Riot Headline 10 Exciting Books to Read this Summer

The Horror and Speculative Fiction I’ve Been Reading To Distract Myself from IRL Horrors

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Steph Auteri

Senior Contributor

Steph Auteri is a journalist who has written for the Atlantic, the Washington Post, Pacific Standard, VICE, and elsewhere. Her more creative work has appeared in Creative Nonfiction, under the gum tree, Poets & Writers, and other publications, and she is the Essays Editor for Hippocampus Magazine. Her essay, "The Fear That Lives Next to My Heart," published in Southwest Review, was listed as a Notable Essay in Best American Essays 2021. She also writes bookish stuff here and at the Feminist Book Club, is the author of A Dirty Word, and is the founder of Guerrilla Sex Ed. When not working, she enjoys yoga, embroidery, singing, cat snuggling, and staring at the birds in her backyard feeder. You can learn more at and follow her on Insta/Threads at @stephauteri.

My parents think I’m morbid. My friends think I’m a masochist. But the truth of the matter is that I’m just neurotic. And the best way to distract myself from my various neuroses is to bury myself in fictional horror.

Since the global pandemic has led to ever-more-restrictive social distancing measures, I must admit that I’ve lost my taste for feminist manifestas and cultural critiques. In fact, the only books that have been able to hold my interest for any significant length of time have been works of horror and speculative fiction.

As this time of isolation is likely to continue for quite some time, I wanted to share with you some of the books I’ve been enjoying, and others that I’m looking forward to reading as a bulwark against overwhelming anxiety and utter boredom.

Exhalation by Ted Chiang

I know this book came out nearly a year ago, but I only just discovered it recently. Possibly because it’s labeled as sci-fi and I don’t read a lot of sci-fi unless it plays around with time travel and the multiverse. This collection of nine speculative short stories is a delight, offering up to readers time travel and alternate universes, yes, but also questions around second chances, free will, and other complicated conundrums.

The Return by Rachel HarrisonThe Return by Rachel Harrison

This book—about a woman who goes missing and then returns two years later somehow changed—super creeped me out. Harrison does an amazing job of slow-motion upping the tension in a way that has me questioning the authenticity of the horrors she hints at. Is there something supernatural going on? Am I jumping to conclusions? It’s brilliant because my own uncertainty mirrors the mental gymnastics performed by the characters themselves. In addition to the horror themes, you can also look forward to the uncomfortably authentic commentary on female friendships.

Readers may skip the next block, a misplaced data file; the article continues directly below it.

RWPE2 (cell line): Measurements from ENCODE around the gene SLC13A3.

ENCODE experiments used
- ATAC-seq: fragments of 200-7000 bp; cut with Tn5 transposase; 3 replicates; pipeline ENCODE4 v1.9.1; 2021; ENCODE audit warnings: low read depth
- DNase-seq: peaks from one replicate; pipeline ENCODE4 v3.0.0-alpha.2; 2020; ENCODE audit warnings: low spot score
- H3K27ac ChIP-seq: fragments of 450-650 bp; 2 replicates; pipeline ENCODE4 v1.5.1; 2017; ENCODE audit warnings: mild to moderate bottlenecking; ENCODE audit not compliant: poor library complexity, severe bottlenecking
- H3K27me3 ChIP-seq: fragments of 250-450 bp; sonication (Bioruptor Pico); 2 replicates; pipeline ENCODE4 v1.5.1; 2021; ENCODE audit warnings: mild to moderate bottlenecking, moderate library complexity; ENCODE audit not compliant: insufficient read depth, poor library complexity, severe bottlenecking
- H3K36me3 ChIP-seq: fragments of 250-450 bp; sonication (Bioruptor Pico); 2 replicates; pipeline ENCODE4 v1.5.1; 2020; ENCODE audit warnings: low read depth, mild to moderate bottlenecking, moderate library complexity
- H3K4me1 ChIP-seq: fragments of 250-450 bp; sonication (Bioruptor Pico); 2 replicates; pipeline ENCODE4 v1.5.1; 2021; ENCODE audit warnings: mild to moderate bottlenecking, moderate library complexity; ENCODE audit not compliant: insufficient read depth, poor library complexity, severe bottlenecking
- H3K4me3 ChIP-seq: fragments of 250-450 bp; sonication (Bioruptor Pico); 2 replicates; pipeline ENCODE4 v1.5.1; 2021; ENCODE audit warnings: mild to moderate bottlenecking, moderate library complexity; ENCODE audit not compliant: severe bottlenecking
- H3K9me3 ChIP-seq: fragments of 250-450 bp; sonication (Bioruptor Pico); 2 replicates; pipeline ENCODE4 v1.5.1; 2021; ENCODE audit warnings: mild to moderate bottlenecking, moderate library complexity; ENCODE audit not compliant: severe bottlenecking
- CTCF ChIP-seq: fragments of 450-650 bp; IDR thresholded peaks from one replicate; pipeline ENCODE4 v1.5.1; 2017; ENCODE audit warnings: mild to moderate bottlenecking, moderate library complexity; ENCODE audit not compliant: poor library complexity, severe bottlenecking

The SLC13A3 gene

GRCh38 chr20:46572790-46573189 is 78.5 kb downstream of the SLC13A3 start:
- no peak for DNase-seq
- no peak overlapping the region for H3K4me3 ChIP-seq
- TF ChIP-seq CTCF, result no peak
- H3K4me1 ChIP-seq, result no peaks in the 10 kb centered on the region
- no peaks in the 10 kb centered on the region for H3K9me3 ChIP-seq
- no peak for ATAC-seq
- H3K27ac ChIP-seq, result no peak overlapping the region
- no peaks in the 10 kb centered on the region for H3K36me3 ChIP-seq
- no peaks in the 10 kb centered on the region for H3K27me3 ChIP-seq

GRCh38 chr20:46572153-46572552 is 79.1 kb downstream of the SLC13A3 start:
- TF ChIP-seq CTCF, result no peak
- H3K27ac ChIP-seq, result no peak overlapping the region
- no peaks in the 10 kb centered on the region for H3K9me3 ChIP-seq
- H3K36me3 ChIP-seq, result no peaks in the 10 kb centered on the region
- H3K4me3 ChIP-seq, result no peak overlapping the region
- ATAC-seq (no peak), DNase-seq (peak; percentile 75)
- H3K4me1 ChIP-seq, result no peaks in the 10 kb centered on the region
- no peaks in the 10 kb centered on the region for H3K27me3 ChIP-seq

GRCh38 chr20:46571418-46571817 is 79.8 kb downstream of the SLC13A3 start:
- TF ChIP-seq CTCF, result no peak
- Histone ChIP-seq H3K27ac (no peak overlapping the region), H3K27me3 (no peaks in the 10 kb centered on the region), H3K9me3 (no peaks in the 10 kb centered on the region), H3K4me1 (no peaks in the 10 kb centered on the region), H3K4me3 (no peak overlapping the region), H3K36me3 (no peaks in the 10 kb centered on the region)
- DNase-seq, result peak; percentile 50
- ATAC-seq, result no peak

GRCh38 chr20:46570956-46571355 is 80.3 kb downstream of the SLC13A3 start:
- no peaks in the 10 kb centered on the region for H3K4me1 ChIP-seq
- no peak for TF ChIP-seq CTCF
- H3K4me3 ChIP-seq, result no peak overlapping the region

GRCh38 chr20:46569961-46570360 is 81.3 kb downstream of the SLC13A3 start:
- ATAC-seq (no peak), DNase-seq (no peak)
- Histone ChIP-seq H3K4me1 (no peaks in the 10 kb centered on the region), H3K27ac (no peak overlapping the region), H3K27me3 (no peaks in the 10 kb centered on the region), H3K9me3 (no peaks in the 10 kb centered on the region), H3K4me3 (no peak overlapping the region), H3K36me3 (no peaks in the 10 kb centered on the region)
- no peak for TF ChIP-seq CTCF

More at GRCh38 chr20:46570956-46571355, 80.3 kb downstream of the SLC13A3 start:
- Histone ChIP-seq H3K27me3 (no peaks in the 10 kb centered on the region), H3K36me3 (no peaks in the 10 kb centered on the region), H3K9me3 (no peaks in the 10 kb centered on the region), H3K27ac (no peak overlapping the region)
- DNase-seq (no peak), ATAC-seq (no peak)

The Twisted Ones by T. KingfisherThe Twisted Ones by T. Kingfisher

I recently read an egalley of Kingfisher’s The Hollow Places, and it was so! much! fun! But it’s not out until October and I don’t want to torture you. BUT! Reading The Hollow Places led me to seek out her other horror novel, The Twisted Ones, which came out late last year, and it was also a pretty good time. In The Twisted Ones, a young woman agrees to clean out her late grandmother’s cabin in the middle of nowhere, and what she finds is more than she bargained for. In addition to the supernatural delights in her books, I enjoy Kingfisher’s characters. They always seem to have a great sense of humor and, even when faced with the sorts of things that should make their minds snap, it is this sensibility that keeps them together, and also helps cut the tension for readers.

The Southern Book Club's Guide to Slaying Vampires coverThe Southern Book Club’s Guide to Slaying Vampires by Grady Hendrix

Speaking of comic horror, no one does it better than Grady Hendrix. Both Horrorstor and We Sold Our Souls were a good time, but I absolutely fell in love with My Best Friend’s Exorcism. So I’m looking forward to reading his latest, which just came out this month. It’s about a women’s book club that is forced to go up against a mysterious newcomer in town…who may or may not be more than just your average terrible, monstrous human.

Catherine House by Elisabeth ThomasCatherine House by Elisabeth Thomas

I assume I’ll still be stuck homeschooling my 5-year-old in May, so I’ll really need this debut from Thomas, a gothic thriller about a special school in the middle of the woods that may or may not be harboring a dangerous secret and a questionable agenda. I am so very much here for this.

I hope you’re all enjoying our new dystopian reality, as much as you possibly can. At least we have our books, right?